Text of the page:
Federal Employee Safety, Health, and Welfare Law in the United States
Among the many federal laws that affect employers are the Federal Medical Leave Act of 1983 (FMLA) and the Occupational Health and Safety Act of 1970 (OSHA). Each of these laws provides for obligations and rights for employers and employees working in the United States. Both of these laws are extensive and consequently complicated, but both are designed to protect the safety and needs of employees while not providing an undue burden on employers. Instead of guaranteeing all rights to all employees smaller employers are often exempted completely or have less rigid restrictions to prevent costs of complying with the laws from being so high that employers are forced out of business.
Essentially the FMLA requires that covered employers must grant up to twelve workweeks of unpaid leave to eligible employees during any twelve month period for specified reasons. First, if the employee wishes to remain at home to care for the employee’s newborn child, the leave must be granted. Similarly if the employee has adopted a child or a foster child has been placed in the employee’s home and the employee wants to stay at home to care for the child, he or she must be allowed to do so. If the employee wishes to remain at home to care for an immediate family member, the employer is required to allow the employee to do so. Finally, if an employee is ill and unable to work due to a serious injury or health condition. It is worth noting that for the first three conditions the option to take leave is at the discretion of the employee; there does not have to be a medical need for the employee to take leave, merely the wish to take leave is enough for requiring leave to be granted (FMLA). FMLA also requires covered employers to keep records acceptable records of the employee’s work history as well as records of requests for unpaid leave. An employee must give thirty days notice where practicable such as in the case adoptions and full term pregnancies, however this requirement is waived in cases of emergencies.
Naturally much of the substance of the law lies in the definition of key terms. According to section 29 CFR 825.14 of the FMLA a “covered employer” is an employer “engaged in commerce or in any industry or affecting commerce” who employs fifty or more employees during every workday for at least twenty weeks. Public agencies and schools are covered regardless of how many people are employed (FMLA). It is unclear whether or not an employer engages in industry or commerce such as a charitable foundation is covered or not. Section 29 CFR 825.110 defines an “eligible employee” is an employee has been employed by a covered employee for at least twelve months, has worked for 1,250 during the twelve months period before the beginning of the leave, and works at a jobsite where there are at least fifty or more employees within seventy-five miles of that jobsite (FMLA). The employee must meet all three of these conditions to be eligible.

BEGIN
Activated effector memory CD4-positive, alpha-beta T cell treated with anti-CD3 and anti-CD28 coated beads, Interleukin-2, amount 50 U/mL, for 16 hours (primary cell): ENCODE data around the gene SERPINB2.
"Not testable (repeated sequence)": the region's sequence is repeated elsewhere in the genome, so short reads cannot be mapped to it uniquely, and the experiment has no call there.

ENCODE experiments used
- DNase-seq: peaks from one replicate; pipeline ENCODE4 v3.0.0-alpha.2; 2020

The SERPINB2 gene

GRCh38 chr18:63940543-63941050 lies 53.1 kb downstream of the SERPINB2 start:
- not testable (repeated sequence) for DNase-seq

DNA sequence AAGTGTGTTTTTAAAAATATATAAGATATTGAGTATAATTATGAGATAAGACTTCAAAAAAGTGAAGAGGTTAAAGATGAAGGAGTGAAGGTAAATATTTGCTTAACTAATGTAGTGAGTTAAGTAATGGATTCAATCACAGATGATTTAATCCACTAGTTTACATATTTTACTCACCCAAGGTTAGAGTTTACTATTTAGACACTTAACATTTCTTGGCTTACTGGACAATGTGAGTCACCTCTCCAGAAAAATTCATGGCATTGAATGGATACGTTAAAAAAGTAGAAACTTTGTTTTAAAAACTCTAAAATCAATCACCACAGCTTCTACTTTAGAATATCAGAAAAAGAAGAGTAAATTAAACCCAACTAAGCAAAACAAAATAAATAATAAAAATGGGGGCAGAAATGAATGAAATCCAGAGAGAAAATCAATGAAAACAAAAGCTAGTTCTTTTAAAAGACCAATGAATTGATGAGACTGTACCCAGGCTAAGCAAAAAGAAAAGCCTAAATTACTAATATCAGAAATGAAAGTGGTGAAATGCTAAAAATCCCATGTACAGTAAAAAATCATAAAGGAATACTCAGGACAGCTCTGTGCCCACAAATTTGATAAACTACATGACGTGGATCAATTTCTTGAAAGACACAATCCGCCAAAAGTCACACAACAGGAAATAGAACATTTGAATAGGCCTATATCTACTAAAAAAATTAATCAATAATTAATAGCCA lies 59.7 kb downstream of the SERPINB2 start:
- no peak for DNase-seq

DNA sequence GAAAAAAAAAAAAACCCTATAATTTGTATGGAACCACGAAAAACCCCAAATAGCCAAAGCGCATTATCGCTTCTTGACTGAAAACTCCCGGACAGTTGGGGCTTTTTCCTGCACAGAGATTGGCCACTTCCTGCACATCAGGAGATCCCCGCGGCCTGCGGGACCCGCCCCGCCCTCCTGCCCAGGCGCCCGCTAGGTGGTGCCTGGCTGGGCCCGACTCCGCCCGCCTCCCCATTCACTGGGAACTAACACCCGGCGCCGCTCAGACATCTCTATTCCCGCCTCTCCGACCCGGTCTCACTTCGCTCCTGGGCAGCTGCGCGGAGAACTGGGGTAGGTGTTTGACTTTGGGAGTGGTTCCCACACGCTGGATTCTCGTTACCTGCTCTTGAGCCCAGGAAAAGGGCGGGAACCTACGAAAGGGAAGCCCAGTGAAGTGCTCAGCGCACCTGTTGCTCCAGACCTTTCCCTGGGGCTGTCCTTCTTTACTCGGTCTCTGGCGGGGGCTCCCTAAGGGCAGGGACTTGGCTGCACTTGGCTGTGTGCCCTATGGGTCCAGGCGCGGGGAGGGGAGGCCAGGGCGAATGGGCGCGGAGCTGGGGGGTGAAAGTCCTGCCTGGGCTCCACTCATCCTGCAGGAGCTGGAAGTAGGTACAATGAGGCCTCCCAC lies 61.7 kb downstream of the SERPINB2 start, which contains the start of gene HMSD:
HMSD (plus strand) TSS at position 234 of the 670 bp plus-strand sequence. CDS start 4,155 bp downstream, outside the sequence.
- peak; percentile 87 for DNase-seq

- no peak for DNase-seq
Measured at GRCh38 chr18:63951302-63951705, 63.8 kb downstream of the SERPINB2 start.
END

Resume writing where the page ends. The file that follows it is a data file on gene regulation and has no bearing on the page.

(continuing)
The named purpose for OSHA is “[t]o assure safe and healthful working conditions for working men and women.” To do this OSHA establishes standards of safety that employers must comply with. In addition OSHA law authorizes enforcement of these standards as rules of law. OSHA has the authority to inspect worksites on short notice and to halt work where conditions are unsafe. Besides working nationally, OSHA helps individual states in their efforts to provide safe working conditions, and to provide research, information, education, and training in areas of health and safety. Section eighteen of OSHA allows individual states to set up programs of their own. These programs are supplemented by and monitored by the federal government if necessary. OSHA dwarfs FMLA as far as size and complexity. In part this is because of its having been part of law since 1970, but the frequency of injuries and hazards where OSHA standards come into play are far more frequent than requests for personal medical leave (OSHA). OSHA is not just oriented toward the employer, there are requirements for employees as well. Standard 1910.10 dictates that employees comply with standards and use safety equipment as directed. Employees have a right to report violations under OSHA while under the protection of whistle-blower laws. In addition employees must be paid while trained and fulfilling OSHA standards (OSHA).
Although at times employers view both FMLA and OSHA as being prohibitively expensive, the reality is that OSHA standards save many employers money by reducing hours lost to injuries and reducing state industrial insurance rates. Benefits to employers because FMLA are less tangible but are likely to create happier, healthier employees which positively affects employers as well.
United States Department of Labor. (2007). Employment Standards Administration. Retrieved May 20, 2007 from the Word Wide Web: http://www.dol.gov/esa/.United States Department of Justice. (2007, 16 May). ADA Homepage. Retrieved May 20, 2007 from the Word Wide Web: http://www.usdoj.gov/crt/ada/adahom1.htm.